Summary: There are many battles not worth fighting. Here we can learn when we need to engage in the good fight of faith.
How To Pick Your Battles (I Sam. 17:1-15)
Illustration: Paul wrote, "Fight the good fight of faith."
People who fight fire with fire usually end up with ashes.
Abigail Van Buren.
Stan Mikita, a professional hockey star, used to get into a lot of fights during games. He stopped when his eight-year-old daughter asked a very grown-up question: "How can you score goals when you’re always in the penalty box, Daddy?
Bits & Pieces, July, 1990, p. 19.
Some of us need to be careful about being in the penalty box because of our contentious attitudes.
When we know more about the omnipotence of God we can learn some of the following lessons:
1. David chose to fight Goliath because he represented a threat to the security of his people, the Philistines were oppressing the freedoms of the Israelites, and the giant dishonored God. Many fights are not worth our energies. David chose to fight the good fight of faith. When you go to battle be sure that the victory will be worth the price.
Illustration:A couple of navy stories may help illustrate the sad result of internal strife and the positive result of unity. Two battleships met in the night and began to attack each other. In the conflict, a number of crewmen were severely wounded, and both vessels were damaged. As daylight broke, the sailors on the ships discovered to their amazement that both vessels flew the English flag. Many years earlier, just before the battle of Trafalgar in 1805, the British naval hero Lord Nelson learned that an admiral and a captain in his fleet were not on good terms. Sending for the two men, he placed the hands of the admiral and the captain together. Then, looking them both in the face, he said, "Look--yonder is the enemy!"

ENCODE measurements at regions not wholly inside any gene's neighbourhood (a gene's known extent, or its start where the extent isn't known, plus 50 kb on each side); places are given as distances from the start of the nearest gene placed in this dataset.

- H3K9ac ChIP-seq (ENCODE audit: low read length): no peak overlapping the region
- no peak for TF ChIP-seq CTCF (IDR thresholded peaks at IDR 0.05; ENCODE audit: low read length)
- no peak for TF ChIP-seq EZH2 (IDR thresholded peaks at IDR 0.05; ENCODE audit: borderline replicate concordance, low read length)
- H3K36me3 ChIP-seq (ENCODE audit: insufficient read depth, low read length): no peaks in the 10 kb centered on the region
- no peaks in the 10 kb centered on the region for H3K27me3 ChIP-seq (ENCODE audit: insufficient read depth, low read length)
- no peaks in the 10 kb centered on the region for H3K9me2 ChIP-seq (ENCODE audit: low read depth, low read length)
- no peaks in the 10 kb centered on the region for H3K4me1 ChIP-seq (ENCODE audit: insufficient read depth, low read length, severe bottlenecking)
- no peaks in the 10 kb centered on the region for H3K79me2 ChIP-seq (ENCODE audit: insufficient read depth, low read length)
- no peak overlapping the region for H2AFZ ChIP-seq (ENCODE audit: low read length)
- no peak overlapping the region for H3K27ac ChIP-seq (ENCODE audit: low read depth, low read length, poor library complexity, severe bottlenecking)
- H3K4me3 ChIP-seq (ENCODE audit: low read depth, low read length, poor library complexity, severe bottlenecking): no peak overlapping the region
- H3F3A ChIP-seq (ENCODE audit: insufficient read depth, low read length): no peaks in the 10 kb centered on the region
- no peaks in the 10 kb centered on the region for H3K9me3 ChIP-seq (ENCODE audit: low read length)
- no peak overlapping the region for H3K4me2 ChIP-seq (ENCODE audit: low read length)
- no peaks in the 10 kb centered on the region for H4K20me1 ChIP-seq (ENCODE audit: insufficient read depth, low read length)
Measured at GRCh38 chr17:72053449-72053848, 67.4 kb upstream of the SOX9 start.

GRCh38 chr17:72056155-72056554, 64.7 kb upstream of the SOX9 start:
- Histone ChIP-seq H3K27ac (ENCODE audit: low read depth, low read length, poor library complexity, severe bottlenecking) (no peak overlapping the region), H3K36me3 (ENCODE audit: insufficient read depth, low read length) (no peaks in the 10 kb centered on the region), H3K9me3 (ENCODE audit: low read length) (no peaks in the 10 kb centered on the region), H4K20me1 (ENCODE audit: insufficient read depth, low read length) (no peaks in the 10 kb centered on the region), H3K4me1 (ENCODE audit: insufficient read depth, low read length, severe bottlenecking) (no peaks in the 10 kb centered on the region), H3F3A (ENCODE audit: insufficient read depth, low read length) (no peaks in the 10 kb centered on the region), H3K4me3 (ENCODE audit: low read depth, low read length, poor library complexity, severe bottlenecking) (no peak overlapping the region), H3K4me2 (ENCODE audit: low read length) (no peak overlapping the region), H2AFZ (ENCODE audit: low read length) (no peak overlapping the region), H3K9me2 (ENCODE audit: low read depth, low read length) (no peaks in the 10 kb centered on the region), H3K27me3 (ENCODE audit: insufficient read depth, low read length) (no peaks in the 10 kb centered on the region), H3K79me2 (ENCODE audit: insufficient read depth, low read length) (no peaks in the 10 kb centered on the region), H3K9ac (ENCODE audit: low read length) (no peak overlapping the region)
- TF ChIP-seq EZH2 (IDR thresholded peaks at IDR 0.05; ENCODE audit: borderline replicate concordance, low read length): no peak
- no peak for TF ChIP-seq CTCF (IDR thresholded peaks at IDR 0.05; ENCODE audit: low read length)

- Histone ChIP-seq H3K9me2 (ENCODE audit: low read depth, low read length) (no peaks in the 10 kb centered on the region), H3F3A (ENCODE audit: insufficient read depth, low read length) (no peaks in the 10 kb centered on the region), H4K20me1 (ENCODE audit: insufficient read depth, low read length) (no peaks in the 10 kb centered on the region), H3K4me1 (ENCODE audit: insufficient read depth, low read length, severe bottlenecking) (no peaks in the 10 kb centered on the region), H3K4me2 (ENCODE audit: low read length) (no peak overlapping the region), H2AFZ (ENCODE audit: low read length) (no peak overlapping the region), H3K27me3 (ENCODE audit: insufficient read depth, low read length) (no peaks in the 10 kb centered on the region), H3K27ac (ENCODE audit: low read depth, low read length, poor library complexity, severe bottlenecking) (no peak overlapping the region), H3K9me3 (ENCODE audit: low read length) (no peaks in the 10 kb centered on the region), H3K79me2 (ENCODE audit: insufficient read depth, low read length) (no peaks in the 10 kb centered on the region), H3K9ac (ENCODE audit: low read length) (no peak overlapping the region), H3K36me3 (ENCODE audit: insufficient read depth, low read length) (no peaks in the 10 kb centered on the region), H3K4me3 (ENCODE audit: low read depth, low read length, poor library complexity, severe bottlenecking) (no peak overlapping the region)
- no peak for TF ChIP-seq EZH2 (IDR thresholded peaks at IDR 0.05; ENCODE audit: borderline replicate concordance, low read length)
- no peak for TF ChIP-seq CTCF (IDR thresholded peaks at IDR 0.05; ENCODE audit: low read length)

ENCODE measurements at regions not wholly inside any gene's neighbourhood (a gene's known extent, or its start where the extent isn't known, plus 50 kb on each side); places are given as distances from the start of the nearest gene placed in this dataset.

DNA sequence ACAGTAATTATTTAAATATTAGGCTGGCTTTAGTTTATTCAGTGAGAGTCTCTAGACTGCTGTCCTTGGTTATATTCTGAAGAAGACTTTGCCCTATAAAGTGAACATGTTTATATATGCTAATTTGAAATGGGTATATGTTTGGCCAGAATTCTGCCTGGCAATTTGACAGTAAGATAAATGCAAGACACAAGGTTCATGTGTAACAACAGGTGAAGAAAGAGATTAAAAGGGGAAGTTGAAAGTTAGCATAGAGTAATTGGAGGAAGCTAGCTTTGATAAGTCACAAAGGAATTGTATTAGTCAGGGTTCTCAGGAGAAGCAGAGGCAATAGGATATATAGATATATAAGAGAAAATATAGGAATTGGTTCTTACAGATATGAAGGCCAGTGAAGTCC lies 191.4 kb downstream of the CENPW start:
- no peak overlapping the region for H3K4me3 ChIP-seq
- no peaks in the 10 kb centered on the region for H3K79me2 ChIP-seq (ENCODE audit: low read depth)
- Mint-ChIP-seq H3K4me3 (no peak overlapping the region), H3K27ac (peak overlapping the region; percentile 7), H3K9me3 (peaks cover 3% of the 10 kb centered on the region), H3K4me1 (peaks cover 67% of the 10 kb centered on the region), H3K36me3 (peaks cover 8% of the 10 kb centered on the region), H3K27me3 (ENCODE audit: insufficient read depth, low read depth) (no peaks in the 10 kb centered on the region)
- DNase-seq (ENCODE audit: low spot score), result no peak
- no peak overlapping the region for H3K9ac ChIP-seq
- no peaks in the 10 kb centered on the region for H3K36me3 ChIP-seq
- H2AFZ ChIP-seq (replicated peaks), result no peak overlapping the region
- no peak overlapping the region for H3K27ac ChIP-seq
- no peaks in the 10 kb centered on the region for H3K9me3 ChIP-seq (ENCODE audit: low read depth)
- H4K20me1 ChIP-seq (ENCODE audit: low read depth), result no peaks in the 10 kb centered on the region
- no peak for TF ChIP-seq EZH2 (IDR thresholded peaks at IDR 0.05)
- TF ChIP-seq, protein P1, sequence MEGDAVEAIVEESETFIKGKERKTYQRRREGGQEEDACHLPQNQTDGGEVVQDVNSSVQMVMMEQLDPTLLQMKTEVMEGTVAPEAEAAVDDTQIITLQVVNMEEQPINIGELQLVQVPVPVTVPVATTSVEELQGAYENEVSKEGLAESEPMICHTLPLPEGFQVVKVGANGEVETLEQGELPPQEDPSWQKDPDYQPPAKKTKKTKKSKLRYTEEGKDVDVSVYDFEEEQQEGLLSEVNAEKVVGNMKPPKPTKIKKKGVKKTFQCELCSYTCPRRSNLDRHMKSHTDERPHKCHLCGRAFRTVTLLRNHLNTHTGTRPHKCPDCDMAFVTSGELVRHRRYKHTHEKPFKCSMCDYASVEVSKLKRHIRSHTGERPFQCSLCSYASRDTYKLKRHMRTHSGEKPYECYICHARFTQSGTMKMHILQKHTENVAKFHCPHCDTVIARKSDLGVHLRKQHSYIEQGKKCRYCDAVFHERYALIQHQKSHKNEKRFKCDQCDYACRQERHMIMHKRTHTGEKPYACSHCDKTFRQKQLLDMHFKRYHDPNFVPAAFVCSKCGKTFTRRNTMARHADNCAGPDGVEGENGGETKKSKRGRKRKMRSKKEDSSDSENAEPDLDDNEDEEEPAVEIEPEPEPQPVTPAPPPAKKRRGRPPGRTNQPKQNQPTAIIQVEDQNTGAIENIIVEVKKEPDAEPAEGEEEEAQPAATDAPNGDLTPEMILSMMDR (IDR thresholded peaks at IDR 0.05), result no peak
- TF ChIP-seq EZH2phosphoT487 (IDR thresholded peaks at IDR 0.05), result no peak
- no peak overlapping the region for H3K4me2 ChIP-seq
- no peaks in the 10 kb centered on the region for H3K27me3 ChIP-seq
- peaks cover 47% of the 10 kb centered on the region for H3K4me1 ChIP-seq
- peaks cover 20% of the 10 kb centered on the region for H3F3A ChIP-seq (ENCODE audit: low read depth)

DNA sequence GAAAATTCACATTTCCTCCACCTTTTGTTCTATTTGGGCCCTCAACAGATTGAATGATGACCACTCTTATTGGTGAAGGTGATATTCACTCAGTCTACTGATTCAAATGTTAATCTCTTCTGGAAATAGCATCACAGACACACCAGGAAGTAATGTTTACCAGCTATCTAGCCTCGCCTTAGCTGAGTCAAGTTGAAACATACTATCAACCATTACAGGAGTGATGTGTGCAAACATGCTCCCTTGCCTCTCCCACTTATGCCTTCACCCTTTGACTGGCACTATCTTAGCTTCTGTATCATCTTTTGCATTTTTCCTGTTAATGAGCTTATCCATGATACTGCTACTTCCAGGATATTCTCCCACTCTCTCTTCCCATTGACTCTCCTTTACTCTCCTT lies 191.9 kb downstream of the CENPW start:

2. David did not plan to overshadow his brothers, but just left his home to carry food to his warrior brothers and to give his father Jesse an update from the battlefront. When he arrived in the camp he learned that Goliath had been challenging the Hebrew army for 40 days to send someone brave enough to face him in battle. It was a custom in those days for two soldiers to fight a duel to determine the outcome of a war. Since the Philistines controlled the metal industry and were skilled warriors from their youth, no brave Hebrew youth had volunteered to fight the nine foot nine inch giant. Everyone thought this was a suicide mission and predicted David’s defeat. Don’t hesitate because of peoples’ doubt. criticism. or trying to project their problems to you.
3. King Saul offered freedom from taxation for the family of a courageous volunteer as well as the hand of his beautiful daughter Michal in marriage, but found no takers. When David first offered his services, his brothers mocked him and told him to return to caring for the sheep back in Bethlehem. David refused to be discouraged. deterred. or frustrated By those who were closest to him - his family.
4. King Saul was impressed with how others had so much confidence in David’s faith that he beckoned him to come to the King’s palace for an interview. Initially King Saul was doubtful that such a small ruddy boy of 17 could handle a giant. King Saul was too accustomed to judging people by appearances. Yet, David insisted that he was not inexperienced with killing lions and bears in the wilderness while protecting his sheep. Having conquered these ferocious beasts with nothing more than a staff and a sling shot, David was convinced that God could also help him defeat the mighty Goliath. By being faithful & powerful in smaller things God used David in bigger battles.